alexa Sea Snake Bites Resulted in a Mimic of Brain Death | OMICS International
ISSN: 2161-0495
Journal of Clinical Toxicology

Like us on:

Make the best use of Scientific Research and information from our 700+ peer reviewed, Open Access Journals that operates with the help of 50,000+ Editorial Board Members and esteemed reviewers and 1000+ Scientific associations in Medical, Clinical, Pharmaceutical, Engineering, Technology and Management Fields.
Meet Inspiring Speakers and Experts at our 3000+ Global Conferenceseries Events with over 600+ Conferences, 1200+ Symposiums and 1200+ Workshops on
Medical, Pharma, Engineering, Science, Technology and Business

Sea Snake Bites Resulted in a Mimic of Brain Death

Feng Li1, Kepeng Li2, Binbin Sun3, Shengjian Tang4 and Fangjun Liu4*

1Department of Health Care, Unit 3; Affiliated Weifang People's Hospital, Weifang Medical University, Weifang, Shandong, China

2Department of Intensive Care, Affiliated Weifang People's Hospital, Weifang Medical University, Weifang, Shandong, China

3Department of Diagnostic Ultrasound, Affiliated Zhucheng People’s Hospital, Weifang Medical University, Zhucheng, China

4Hospital for Plastic Surgery, Weifang Medical University, Weifang, Shandong, China

*Corresponding Author:
Fangjun Liu
WEIFANG Medical University, 288 Sheng Li East Street
Weifang, Shandong, P.R. China
Phone: +86 13054772295
Fax: 001-208-4602411
Email: [email protected]

Received date: 16 April, 2015 Accepted date: 06 May, 2015 Published date: 14 May, 2015

Citation: Feng Li, Kepeng Li, Sun B, Tang S, Fangjun Liu (2015) Sea Snake Bites Resulted in a Mimic of Brain Death. J Clin Toxicol 5:250. doi: 10.4172/2161-0495.1000250

Copyright: © 2015 Feng Li, et al. This is an open-access article distributed under the terms of the Creative Commons Attribution License, which permits unrestricted
use, distribution, and reproduction in any medium, provided the original author and source are credited.

Visit for more related articles at Journal of Clinical Toxicology

Abstract

A 69 year old man with deep coma presented after an alleged history of sea snake bite. Patient presented with irresponsiveness to painful stimuli, complete ptosis, internal and external ophthalmoplegia. He was given continuous ventilator support despite signs of brain stem dysfunction. On admission day 20, the patient was weaned off ventilator and discharged from the hospital. Whenever treating patients who were suspected with a history of snake bite, an emergency physician should always consider severe envenomation in the differential diagnosis of acute neuroparalytic syndrome, which may avert the unfortunate misdiagnoses of brain death.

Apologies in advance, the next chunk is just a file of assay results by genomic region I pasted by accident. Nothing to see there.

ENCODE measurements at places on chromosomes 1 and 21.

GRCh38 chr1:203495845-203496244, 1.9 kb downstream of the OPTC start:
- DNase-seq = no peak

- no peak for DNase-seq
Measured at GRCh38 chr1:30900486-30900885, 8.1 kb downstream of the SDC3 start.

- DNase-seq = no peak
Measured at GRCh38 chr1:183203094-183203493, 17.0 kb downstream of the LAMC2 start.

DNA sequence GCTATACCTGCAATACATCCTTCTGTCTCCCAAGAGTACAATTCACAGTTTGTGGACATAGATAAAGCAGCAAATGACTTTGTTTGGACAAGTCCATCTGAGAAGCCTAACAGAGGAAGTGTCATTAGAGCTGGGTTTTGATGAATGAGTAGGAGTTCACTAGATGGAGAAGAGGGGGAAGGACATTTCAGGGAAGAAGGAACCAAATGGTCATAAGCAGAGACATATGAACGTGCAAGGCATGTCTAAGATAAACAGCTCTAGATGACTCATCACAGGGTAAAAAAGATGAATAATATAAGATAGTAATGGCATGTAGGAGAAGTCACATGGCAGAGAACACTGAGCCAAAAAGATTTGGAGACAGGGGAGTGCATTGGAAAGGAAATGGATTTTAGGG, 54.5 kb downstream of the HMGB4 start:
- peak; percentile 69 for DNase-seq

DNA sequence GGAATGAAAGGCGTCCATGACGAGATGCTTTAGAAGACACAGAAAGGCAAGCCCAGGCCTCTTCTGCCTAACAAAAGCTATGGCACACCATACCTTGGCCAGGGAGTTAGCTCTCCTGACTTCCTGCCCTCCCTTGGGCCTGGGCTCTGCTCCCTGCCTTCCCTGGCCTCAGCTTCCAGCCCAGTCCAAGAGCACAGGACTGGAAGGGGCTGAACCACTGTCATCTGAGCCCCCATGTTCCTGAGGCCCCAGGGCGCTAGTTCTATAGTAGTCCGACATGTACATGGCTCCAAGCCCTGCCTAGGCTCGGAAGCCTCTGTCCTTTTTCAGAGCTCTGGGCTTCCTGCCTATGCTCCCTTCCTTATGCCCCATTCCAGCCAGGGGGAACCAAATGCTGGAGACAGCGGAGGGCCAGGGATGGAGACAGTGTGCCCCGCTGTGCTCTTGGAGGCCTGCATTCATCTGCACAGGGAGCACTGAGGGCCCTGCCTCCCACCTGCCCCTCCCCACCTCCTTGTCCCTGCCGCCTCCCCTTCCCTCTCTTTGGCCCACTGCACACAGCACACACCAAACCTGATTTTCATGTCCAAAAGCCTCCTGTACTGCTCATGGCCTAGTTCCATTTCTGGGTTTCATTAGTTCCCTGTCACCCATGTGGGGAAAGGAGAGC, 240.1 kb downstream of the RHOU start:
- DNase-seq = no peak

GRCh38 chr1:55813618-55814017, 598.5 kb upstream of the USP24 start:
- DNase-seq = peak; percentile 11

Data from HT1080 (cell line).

Keywords

Brain death; Snake bites; Snake envenomation; Ophthalmoplegia

Introduction

Brain death is defined as the function loss of cerebrum and brain stem, resulting in coma, no spontaneous respiration and irresponsiveness of all brain stem reflexes [1]. However, a coma with symptoms and signs largely consistent with brain death may also occur following a fatal sea snake envenomation. This mimic of brain death presented in emergency room could pose a dilemma to emergency physicians regarding continuation of therapy [2].

Case Presentation

A 69 year old man with comatose presented to our emergency department from a local community hospital. He was allegedly bitten by a sea snake (later confirmed by the patient after his recovery) on his left inner ankle while walking along the shore of China yellow sea in the morning. He passed out during his walking back home, and was urgently taken to a community hospital. He was intubated, put on ventilator support, and was given one dose of anti snake venom therapy (unknown dose) before referring to our hospital along with a provisional diagnosis of sea snake bite with suspected brain death.

On examination, the pulse was 100 beats per minutes, the blood pressure was 100/70 mm Hg, oxygen saturation (SaO2) was 70% and body temperature was 98.1°F. Patient presented with deep coma, irresponsiveness to painful stimuli, complete ptosis, internal and external ophthalmoplegia. There was no deep tendon and plantar reflexes after given the eliciting stimulus. The Glasgow Coma Scale Score was E1VTM1. He had bilateral fixed dilated pupils measuring about 6 mm in diameter, which were not reacting to the light stimulus. His breathing was quick and shallow with apnea. He had grade 0 power in all four limbs. Three clean and typical fang marks were found on his left inner ankle with no signs of bleeding or swelling. He became anuric upon catheterization.

Under endotracheal intubation and some spontaneous respiratory effort, the patient was being ventilated via a mechanical ventilator on a synchronized intermittent mandatory ventilation (SIMV) mode. He was treated with polyvalent anti snake venom therapy at a dose of 100 ml stat, followed by intravenous (IV) injection of Furosemide 20 mg and Dexamethasone 10 mg, and infection prophylaxis together with supportive cares. Over a period of 48 hours, both pupils have constricted back to normal with voluntary eye movements, and the oxygen saturation improved. However, he still had grade 0 power in his four limbs, and showed no spontaneous respiratory movements and no responses on tracheal suctioning. The patient went onto full ventilator support along with continuous supportive cares. During the next 4 days, the patient presented gradual neurologic recovery with a response to verbal commands by moving his limbs and raising the eyebrows. At 10 days after sea snake bites, the patient presented with acute complication of gastrointestinal stress ulcer bleeding, and was treated with medicine to protect the gastric mucosa, inhibit gastric acid secretion along with supportive therapy. He was weaned off the ventilator and extubated after 15 days of ventilation. The patient was breathing well and had complete neurological recovery, and discharged on the 20th day of admission in a stable condition.